Yesterday, we went home.
The wide, airy spaces of FUMC Allen beckoned us with sweet memories. To preach from these steps is to be showered with pieces of the past, falling lightly on my mental landscape, like orange leaves drifting from unreachable heights.
Here is the spot where Leah and I stood, sunlight blazing down through the unstained glass at the pinnacle of the sanctuary, as Chuck Cox baptized Rachel.
There is the place in the right aisle where I stood, assisting with communion for the first time.
Back there is the room where twelve or thirteen of us awkwardly struggled with mortality and weakness, as we started a new Sunday School class.
I had almost forgotten how much of my formation as a minister took place within these walls and amongst these people. It took my breath away again and again on Sunday.
I have officially moved my charge conference membership to First Allen, and the rest of the family re-joined the church at the end of the 11:00 service. It is a cliché, I know, but it felt like we had indeed come home.
“Home” is a nebulous concept for missionaries. We are well aware that, once we embark on this trip, “home” for us will cease to be a place on a map. All the official “missionary” books inform us that, in the future, coming home will be just as difficult as moving to foreign places. We will forever be “bicultural” people, caught between two cultures, two lifestyles, two social arrangements.
But we Magruders already feel like “bicultural” people. I’m a Methodist preacher, after all, meaning that I threw my lot in with an “itinerant” ministry. From the beginning, I understood that we would move again and again, wherever the bishop and the Spirit so moved!
And so “home” has never meant one particular place, though the Dallas area has seen the bulk of our grown-up years. Instead, we have learned to re-define “home.”
We will always find “home,” first of all, wherever the five of us are together. It doesn’t matter what kind of house, or hut, or cave, we live in. If Leah, Rachel, Chloe, Mallory, and Wes are there, that’s “home”!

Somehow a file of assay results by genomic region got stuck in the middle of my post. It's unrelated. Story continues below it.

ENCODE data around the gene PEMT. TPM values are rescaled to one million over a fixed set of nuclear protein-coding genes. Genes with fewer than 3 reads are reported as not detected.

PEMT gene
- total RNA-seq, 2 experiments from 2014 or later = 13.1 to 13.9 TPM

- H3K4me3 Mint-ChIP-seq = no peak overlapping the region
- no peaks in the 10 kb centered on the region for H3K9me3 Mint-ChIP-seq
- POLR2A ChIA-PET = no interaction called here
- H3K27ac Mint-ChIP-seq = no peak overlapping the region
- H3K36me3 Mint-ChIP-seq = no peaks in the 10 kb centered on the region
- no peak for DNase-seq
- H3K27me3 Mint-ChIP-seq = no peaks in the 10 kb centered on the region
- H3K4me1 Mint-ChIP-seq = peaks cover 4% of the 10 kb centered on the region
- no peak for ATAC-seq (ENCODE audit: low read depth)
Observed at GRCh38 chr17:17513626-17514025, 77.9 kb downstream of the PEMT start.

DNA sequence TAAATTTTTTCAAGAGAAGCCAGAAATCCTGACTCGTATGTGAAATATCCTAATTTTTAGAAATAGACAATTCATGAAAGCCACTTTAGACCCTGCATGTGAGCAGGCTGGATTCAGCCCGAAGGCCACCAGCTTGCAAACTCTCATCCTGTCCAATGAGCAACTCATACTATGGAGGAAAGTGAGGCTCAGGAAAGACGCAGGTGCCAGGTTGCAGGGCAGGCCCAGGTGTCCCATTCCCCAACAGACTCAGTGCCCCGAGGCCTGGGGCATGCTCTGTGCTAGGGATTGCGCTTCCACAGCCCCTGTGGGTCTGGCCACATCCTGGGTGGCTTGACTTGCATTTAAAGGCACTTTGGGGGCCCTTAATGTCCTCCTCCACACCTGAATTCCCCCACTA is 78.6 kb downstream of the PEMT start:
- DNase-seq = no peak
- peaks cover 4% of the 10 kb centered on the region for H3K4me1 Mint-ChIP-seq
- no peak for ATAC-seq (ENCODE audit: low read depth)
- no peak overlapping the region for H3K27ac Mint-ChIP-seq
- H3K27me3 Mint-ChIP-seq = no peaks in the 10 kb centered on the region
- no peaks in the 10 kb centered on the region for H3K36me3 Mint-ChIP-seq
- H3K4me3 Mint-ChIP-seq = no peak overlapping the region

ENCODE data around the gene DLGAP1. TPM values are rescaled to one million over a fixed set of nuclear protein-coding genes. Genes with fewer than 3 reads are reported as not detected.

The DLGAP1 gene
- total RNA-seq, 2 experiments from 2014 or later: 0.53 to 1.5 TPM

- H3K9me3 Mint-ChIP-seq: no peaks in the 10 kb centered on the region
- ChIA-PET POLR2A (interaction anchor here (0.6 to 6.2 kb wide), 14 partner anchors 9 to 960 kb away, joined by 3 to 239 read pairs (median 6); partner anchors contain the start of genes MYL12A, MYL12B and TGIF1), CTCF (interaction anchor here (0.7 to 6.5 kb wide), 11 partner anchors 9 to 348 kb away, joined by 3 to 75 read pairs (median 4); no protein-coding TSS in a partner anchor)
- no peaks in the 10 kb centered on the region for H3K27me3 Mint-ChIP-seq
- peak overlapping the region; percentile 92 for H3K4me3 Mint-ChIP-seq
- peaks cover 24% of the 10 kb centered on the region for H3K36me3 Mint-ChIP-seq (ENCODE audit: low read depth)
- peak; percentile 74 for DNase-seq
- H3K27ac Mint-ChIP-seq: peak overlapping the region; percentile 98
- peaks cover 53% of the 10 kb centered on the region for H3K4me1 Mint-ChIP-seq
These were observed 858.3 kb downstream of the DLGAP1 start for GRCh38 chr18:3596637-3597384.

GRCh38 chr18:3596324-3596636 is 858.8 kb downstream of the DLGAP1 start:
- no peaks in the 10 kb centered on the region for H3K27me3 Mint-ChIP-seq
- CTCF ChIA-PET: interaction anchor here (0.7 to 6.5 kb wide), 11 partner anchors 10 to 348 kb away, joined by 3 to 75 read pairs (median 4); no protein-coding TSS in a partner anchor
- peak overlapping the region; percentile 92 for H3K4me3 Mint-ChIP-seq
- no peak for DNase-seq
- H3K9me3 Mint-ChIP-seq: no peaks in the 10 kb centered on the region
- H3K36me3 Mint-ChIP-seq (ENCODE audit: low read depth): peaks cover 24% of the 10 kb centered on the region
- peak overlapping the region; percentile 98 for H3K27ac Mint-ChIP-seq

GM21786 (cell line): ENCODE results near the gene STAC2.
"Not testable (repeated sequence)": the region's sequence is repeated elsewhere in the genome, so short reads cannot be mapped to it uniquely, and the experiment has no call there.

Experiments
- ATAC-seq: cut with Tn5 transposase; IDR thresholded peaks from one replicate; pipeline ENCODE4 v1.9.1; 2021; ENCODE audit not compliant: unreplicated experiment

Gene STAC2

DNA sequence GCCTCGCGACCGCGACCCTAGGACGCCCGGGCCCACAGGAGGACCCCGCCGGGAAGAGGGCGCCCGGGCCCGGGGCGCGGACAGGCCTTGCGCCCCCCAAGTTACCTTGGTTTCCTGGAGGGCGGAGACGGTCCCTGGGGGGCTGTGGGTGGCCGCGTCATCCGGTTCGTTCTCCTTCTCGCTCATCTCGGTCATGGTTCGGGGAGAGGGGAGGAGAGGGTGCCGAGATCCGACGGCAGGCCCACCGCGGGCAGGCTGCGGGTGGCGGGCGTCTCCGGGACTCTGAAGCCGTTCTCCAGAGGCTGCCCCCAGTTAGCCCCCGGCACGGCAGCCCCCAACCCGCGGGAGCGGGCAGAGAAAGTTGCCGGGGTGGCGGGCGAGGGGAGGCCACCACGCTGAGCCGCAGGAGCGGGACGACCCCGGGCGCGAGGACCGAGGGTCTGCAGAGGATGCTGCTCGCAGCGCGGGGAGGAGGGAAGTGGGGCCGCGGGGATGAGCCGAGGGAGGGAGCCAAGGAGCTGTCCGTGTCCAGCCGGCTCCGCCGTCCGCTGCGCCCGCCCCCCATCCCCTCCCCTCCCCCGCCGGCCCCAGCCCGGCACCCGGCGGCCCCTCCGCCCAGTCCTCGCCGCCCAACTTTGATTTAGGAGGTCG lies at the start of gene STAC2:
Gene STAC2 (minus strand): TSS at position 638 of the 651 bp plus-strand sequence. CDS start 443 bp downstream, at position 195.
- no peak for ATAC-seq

But we’re discovering that “home” also includes all of those relationships that we have formed across the world. It includes English bakers, L.A. rock stars, retired preachers, schoolteachers, journalists, and AIDS orphans. When we greet old friends, whether in person or by e-mail, we feel the comforts and security of home.
And “home” includes the body of Christ that we have discovered in every corner of the earth. It includes centuries-old Anglican churches, African village congregations, Pentecostal megachurches, and missionaries in Pakistan. When we worship or pray with these Christians, we feel as if we are one in Christ.
As missionaries, we are learning to take our home with us wherever we go. We understand the old Christian hymn that asserted, “This world is not my home/I’m just a-passin’ through,” but this frees us to roam across this globe and find “home” everywhere and anywhere we look.
The earth is the Lord’s, after all. That’s what the Psalmist said. And where the Lord is, there is everything we might need to feel at home. Thanks be to God for that good, sweet news.
Monday, July 12, 2004
Yesterday, we went home.